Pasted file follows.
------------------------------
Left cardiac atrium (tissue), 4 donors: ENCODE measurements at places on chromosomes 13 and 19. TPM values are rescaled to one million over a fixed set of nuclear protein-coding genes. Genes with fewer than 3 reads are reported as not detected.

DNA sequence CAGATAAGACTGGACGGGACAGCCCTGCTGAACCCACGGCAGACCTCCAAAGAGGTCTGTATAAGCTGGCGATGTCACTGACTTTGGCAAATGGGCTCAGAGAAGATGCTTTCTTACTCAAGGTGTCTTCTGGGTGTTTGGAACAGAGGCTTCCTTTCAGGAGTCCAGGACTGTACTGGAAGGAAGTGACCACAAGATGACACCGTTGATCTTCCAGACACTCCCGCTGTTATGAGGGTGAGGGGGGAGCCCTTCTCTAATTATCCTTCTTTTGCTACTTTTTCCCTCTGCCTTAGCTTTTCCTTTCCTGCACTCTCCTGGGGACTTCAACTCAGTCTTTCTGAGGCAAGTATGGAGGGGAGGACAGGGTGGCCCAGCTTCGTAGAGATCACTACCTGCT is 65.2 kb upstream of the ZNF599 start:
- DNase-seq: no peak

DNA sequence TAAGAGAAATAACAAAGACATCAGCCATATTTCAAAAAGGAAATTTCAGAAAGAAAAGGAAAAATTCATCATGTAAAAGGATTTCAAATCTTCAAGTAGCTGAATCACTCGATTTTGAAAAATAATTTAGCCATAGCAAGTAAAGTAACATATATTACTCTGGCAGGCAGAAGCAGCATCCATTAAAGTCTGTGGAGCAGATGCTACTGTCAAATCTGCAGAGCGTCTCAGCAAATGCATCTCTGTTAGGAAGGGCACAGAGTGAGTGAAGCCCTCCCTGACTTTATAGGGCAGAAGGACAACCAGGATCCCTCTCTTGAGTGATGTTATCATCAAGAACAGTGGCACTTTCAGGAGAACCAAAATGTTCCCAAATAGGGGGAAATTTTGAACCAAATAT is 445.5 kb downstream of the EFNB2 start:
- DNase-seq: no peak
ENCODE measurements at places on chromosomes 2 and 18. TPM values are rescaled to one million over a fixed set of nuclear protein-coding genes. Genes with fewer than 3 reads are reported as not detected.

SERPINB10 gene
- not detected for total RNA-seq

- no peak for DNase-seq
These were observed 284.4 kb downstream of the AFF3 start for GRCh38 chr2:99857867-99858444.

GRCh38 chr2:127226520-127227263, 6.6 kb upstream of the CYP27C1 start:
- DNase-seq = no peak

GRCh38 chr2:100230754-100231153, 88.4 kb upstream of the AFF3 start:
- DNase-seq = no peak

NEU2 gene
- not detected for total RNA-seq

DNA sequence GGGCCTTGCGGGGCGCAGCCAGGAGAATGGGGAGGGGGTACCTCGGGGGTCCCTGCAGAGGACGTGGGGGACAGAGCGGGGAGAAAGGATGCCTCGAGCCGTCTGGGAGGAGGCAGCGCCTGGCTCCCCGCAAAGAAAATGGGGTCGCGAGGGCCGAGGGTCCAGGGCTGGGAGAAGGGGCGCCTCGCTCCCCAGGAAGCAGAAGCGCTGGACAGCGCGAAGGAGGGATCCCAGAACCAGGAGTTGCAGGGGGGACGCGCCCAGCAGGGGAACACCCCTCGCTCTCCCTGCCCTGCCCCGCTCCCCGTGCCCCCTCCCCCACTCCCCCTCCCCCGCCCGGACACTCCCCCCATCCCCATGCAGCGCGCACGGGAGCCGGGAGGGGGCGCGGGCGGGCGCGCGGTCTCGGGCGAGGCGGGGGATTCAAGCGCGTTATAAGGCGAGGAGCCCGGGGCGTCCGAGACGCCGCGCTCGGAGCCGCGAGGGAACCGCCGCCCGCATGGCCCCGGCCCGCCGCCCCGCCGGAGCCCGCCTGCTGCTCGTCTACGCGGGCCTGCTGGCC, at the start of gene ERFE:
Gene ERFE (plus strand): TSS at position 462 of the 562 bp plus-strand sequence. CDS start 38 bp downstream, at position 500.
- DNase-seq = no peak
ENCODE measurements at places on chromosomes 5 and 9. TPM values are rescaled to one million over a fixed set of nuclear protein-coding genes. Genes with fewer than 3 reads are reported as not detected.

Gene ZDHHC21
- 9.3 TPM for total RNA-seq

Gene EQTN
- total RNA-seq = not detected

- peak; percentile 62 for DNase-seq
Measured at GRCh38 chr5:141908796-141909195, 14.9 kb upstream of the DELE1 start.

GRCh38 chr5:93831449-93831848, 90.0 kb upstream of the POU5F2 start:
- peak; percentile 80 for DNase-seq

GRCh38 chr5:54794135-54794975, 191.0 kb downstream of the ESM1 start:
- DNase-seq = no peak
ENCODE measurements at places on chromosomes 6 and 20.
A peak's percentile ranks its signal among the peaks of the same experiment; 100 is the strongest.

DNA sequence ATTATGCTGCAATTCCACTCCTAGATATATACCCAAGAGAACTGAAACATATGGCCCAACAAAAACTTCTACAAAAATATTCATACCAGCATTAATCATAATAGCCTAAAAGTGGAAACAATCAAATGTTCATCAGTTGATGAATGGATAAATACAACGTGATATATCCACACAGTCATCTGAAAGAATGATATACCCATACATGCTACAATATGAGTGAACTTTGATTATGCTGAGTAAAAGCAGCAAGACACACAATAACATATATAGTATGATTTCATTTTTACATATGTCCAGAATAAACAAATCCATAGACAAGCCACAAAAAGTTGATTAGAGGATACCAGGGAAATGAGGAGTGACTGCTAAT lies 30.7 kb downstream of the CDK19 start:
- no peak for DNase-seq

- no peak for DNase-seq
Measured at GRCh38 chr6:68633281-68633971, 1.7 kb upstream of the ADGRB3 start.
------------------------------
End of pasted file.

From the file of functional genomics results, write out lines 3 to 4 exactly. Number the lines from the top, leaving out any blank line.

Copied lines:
- DNase-seq: no peak

DNA sequence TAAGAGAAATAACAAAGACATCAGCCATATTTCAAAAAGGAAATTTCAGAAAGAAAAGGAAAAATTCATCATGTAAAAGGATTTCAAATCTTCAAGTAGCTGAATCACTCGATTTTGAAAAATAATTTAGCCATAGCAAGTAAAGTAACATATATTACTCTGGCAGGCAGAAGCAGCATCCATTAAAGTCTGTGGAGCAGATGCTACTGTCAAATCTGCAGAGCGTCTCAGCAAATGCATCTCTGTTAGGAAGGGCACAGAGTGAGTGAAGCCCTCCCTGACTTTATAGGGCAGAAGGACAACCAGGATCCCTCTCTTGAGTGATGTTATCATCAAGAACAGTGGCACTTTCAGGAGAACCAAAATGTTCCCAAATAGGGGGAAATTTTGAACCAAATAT is 445.5 kb downstream of the EFNB2 start: